Greater participation by individual investors in the stock market is widely viewed as contributing to less efficient prices. The authors examine minimum trade unit reduction events on the Tokyo Stock Exchange to test this notion. They conclude that greater participation by small investors attracts greater participation by large and better-informed investors rather than offsetting any expected deleterious effects on price efficiency.
Contrary to the popular belief that an increase in retail investors leads to less efficient market pricing, research reveals the opposite to be true. Intraday real-time trade and quote data from 1996 to 2005 in the context of falling minimum trade units (MTUs) show that prices became more efficient, adjusting faster to new information. This finding may seem counterintuitive given the increase in noninformed traders, but reducing MTUs increases both informed and noninformed traders. With the increase in liquidity, the rise in both types of traders actually helps improve price efficiency.
How Is This Article Useful to Practitioners?
A number of myths surround the effect of MTU reduction on the stock market. For example, a commonly held misperception is that the increase in noise traders following an MTU reduction is disadvantageous to the stock market. The reason most frequently cited is the increase in noninformed traders, who serve to decrease market price efficiency through their trading habits.
The authors provide statistically significant evidence to refute this myth by showing that the increase in informed traders offsets the increase in noninformed traders. In fact, MTU reduction decreases the bid–ask spread, thereby improving market efficiency. Furthermore, the effect of new informed traders in the market serves to reduce return volatility of stocks, outweighing the impact of more noninformed traders.
Given that Japan is the third-largest economy in the world, most global investors have some exposure to stocks on the Tokyo Stock Exchange. The presence of keiretsu (a group of companies with interlocking business relationships) in Japan and the impact of these cross-holdings on a particular stock is an area of great interest to research analysts with exposure to Japan. The authors’ work will help inform research analysts in selecting Japanese stocks.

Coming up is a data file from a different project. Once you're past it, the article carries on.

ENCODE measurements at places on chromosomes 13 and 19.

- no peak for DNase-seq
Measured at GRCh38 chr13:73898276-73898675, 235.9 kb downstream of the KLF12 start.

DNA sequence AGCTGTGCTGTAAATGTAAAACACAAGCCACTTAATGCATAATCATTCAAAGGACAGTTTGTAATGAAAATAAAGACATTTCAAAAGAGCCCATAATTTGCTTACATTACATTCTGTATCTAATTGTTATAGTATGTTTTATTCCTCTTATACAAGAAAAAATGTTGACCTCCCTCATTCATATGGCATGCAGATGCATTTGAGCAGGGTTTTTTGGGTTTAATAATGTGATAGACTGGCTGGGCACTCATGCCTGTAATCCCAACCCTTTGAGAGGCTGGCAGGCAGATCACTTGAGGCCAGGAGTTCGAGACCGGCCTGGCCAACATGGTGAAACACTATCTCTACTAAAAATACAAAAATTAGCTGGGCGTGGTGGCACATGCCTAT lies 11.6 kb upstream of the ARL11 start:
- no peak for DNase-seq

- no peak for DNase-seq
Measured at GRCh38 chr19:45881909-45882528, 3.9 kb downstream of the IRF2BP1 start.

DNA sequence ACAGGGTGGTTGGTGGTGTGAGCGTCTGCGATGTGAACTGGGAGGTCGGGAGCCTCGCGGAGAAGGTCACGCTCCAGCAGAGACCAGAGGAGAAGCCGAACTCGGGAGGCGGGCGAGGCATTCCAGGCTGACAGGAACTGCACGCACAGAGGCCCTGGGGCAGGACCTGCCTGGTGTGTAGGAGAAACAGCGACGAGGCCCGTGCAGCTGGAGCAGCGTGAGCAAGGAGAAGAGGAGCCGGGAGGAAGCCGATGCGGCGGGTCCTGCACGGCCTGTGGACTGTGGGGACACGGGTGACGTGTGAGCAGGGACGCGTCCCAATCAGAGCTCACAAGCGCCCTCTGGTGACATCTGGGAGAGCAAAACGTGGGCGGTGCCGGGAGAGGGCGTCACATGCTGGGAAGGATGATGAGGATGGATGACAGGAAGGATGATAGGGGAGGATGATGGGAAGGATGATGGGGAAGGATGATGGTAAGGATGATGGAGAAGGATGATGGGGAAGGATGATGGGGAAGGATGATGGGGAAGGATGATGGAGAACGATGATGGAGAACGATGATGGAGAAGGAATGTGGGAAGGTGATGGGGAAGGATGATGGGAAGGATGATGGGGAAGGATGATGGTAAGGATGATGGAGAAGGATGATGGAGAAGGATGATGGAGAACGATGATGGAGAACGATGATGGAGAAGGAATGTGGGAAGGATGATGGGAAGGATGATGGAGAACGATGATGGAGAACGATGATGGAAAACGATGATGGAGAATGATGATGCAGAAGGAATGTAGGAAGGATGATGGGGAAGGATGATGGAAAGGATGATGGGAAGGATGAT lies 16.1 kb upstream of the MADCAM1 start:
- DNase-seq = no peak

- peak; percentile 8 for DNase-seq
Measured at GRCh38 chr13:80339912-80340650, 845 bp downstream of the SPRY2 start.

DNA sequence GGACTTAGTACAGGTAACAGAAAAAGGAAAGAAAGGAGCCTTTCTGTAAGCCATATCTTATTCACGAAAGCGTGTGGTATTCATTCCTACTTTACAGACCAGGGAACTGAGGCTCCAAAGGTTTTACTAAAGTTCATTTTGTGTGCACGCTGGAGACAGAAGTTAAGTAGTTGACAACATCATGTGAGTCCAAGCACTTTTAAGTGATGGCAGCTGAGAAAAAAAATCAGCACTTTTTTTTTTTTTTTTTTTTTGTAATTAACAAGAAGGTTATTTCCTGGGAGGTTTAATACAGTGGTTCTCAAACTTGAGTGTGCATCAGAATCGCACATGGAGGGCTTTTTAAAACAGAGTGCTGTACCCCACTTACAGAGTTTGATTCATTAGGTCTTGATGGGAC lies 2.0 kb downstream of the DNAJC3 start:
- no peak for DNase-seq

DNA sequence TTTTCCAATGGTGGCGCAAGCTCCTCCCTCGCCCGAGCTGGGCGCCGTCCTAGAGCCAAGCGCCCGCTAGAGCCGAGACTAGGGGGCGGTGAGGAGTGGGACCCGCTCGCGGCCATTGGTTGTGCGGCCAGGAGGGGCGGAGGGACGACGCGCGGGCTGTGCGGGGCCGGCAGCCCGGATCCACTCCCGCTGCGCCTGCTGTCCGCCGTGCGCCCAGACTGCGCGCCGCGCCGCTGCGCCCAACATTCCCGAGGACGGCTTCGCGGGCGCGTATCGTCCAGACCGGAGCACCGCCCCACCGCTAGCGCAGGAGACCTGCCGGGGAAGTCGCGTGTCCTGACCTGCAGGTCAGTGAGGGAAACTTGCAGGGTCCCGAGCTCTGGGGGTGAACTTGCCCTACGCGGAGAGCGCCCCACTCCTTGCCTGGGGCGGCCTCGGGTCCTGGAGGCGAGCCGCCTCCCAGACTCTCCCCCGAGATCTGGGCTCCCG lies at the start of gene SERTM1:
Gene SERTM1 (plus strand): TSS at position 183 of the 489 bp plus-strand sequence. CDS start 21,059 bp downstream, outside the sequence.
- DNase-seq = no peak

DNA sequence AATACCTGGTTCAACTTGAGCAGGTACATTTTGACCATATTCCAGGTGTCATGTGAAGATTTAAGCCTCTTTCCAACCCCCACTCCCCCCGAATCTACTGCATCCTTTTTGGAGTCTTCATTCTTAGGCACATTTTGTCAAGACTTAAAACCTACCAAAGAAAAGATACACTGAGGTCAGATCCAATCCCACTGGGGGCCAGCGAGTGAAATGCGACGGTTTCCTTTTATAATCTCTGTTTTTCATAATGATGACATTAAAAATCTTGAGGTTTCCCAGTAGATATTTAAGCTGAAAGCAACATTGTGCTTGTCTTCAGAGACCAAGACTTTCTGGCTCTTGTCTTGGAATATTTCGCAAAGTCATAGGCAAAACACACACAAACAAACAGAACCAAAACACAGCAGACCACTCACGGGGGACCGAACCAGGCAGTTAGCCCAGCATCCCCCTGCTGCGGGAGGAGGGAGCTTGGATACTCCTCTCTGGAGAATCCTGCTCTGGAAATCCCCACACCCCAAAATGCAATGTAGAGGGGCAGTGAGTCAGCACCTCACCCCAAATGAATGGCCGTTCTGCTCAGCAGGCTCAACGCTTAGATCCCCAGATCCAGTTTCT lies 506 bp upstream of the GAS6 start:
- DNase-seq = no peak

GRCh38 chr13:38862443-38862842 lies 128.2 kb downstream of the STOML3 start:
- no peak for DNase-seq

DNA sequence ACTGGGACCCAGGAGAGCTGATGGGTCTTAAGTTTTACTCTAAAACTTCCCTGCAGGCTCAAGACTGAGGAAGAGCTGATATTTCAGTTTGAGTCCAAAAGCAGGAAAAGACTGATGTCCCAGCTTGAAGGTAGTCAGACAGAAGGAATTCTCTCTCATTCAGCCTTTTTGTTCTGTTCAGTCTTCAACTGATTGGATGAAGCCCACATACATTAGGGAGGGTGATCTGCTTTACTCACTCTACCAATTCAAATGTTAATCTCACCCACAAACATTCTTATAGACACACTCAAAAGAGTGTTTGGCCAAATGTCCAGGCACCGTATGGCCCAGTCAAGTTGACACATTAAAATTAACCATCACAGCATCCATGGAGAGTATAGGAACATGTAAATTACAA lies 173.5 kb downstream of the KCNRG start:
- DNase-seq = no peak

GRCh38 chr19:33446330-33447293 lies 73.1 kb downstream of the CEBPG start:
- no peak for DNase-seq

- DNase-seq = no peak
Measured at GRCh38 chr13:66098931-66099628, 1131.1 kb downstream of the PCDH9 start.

How Did the Authors Conduct This Research?
The authors supply a number of tables and figures in support of their findings. Perhaps most foundational is a table that shows the increase in the number of shareholders after a reduction in MTUs. The number of shareholders increases the most when firms engage in a 10-to-1 MTU factor and naturally increases less with a 2-to-1 MTU factor. The data are statistically significant, which leads to the conclusion that the MTU reduction results in the increase in shareholders. The authors also provide evidence that although the reduction in MTUs leads to a substantial increase in the number of individual shareholders, the percentage of shares held by individuals increases only a small amount. This finding can be attributed to the fact that the individual shareholders are, for the most part, small investors.
The authors go on to illustrate the impact on quotes and trades of an MTU reduction. As would be expected, the number of quotes and trades increases significantly, and the increase is statistically significant. Finally, the size of the trades falls with the MTU change.
To demonstrate the increasing liquidity from MTU reduction, the authors report the effective spread changes. They show a falling bid–ask spread for most firms following an MTU reduction, thereby suggesting a more competitive and liquid market.
Finally, they examine return volatility to show that the increase in informed trading is more influential than the increase in noise trading. This result is proved by demonstrating that return volatility falls after an MTU reduction.
The authors provide an excellent evaluation of the impact of MTU reduction on the Tokyo Stock Exchange. When the MTU is reduced, there is a shift in order flow from large trades to small trades. The associated increase in liquidity and noise is then examined and common misperceptions clarified, leading to the summary that the impact of new informed traders is more influential than any negative impact from noninformed traders. This article is a must-read for any research analyst or investor who has exposure to the Japanese stock market.